Joel Eidsath -- jeidsath@gmail.com

μὴ δ’ οὕτως ἀγαθός περ ἐὼν θεοείκελ’ Ἀχιλλεῦ
κλέπτε νόῳ, ἐπεὶ οὐ παρελεύσεαι οὐδέ με πείσεις.
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Re: Regarding John 8:58

Postby Paul Derouda » Thu Apr 02, 2015 8:57 pm

Although I want to steer clear of all possible and impossible theological implications of ἐγὼ εἰμί, I think πρὶν Ἀβραὰμ γενέσθαι ἐγὼ εἰμί is not unusual Greek. It brings to my mind a similar rather frequent construction with πάρος with a present tense in Homer, e.g.

Iliad 18.386:
πάρος γε μὲν οὔ τι θαμίζεις.

The slight difference being that the present tense in this sort of phrase in Homer has a frequentative force, i.e. something that "used to" happen.

As to why πρὶν Ἀβραὰμ γενέσθαι ἐγὼ εἰμί doesn't have an imperfect instead, I don't know, but my guess is that both are possible and the difference is slight, but that the present emphasizes the idea that Jesus (or whoever is talking, I don't know and didn't look) has been in existence the whole time up to the moment these words are uttered, and not just in time the before Abraham lived.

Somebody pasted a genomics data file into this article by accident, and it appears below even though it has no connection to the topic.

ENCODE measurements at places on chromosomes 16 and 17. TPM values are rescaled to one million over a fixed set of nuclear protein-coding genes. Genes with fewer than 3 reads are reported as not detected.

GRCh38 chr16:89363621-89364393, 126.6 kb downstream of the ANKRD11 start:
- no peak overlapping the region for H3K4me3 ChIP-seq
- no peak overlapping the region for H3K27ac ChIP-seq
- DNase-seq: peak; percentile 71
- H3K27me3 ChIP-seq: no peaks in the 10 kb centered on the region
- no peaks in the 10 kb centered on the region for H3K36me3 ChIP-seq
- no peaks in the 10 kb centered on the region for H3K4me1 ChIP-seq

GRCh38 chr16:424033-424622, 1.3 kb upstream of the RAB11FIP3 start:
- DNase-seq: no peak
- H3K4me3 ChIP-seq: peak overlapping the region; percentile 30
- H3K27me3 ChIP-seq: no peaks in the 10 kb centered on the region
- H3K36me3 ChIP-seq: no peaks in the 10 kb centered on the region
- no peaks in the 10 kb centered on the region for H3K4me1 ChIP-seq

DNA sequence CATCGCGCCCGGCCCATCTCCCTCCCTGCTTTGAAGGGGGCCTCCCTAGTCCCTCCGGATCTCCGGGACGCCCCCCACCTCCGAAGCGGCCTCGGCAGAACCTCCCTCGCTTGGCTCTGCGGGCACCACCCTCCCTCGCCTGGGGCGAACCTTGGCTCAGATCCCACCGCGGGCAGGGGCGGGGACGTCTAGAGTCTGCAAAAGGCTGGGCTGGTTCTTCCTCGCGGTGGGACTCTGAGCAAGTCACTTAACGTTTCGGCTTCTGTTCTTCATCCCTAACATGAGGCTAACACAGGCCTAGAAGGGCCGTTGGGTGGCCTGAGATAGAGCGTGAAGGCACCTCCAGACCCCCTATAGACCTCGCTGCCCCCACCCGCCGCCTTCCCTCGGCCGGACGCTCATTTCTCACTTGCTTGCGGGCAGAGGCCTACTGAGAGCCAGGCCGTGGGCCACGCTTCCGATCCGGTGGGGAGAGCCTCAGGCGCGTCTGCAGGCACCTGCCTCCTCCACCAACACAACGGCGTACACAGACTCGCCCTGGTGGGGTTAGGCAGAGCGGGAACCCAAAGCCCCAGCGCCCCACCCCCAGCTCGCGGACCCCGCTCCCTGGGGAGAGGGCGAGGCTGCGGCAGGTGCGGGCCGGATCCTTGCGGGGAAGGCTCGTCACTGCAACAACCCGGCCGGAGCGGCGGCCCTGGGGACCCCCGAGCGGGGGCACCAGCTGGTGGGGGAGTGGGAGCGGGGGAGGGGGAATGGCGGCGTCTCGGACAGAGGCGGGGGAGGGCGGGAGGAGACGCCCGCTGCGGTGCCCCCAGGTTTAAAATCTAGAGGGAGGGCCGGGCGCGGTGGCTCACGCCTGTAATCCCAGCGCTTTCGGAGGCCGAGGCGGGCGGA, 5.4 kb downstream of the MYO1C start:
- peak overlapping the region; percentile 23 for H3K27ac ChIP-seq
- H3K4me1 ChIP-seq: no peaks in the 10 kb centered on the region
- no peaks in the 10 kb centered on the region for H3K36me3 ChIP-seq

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Re: Regarding John 8:58

Postby Vladimir » Fri Apr 03, 2015 4:46 am

I think it would not be off topic to quote here this:

Recently, Jehovah's Witness apologists have put a great deal of effort into promoting the Sahidic Coptic translation of John 1:1c, because they see it as an important early NT witness that supports the New World Translation's "the Word was a god." I have responded to their claims here.

I have said that we really cannot draw firm conclusions about how the Coptic translators understood John's Christology until we have examined other important Christological texts in the fourth Gospel. I have previously blogged on John 1:18 here, where I demonstrate that the Witnesses cannot point to this verse as supporting the NWT's translation, or its understanding of Christ.

I will now focus on another Christologically significant text: John 8:58. In the NWT, this verse reads: "Before Abraham was born, I have been." The Sahidic Coptic translation reads:

empate abraHam Swpe anok TSoop

Horner translates this: "Before Abraham became, I, I am being."

Horner understands 'anok' as being emphatic (Plumley, Section 46) - "I, I....", which follows the Greek text. The Coptic noun 'Soop' ('Swpe') is defined in Crum's Coptic Lexicon as, "Be, exist." The ti ("T") prefix signifies present tense.

So, right off the bat we see a dramatic disconnect between the Sahidic and the NWT. Witnesses - and others - who follow McKay in understanding EGO EIMI in this verse as a Greek Present of Past Action (PPA) find no support from the Sahidic translators.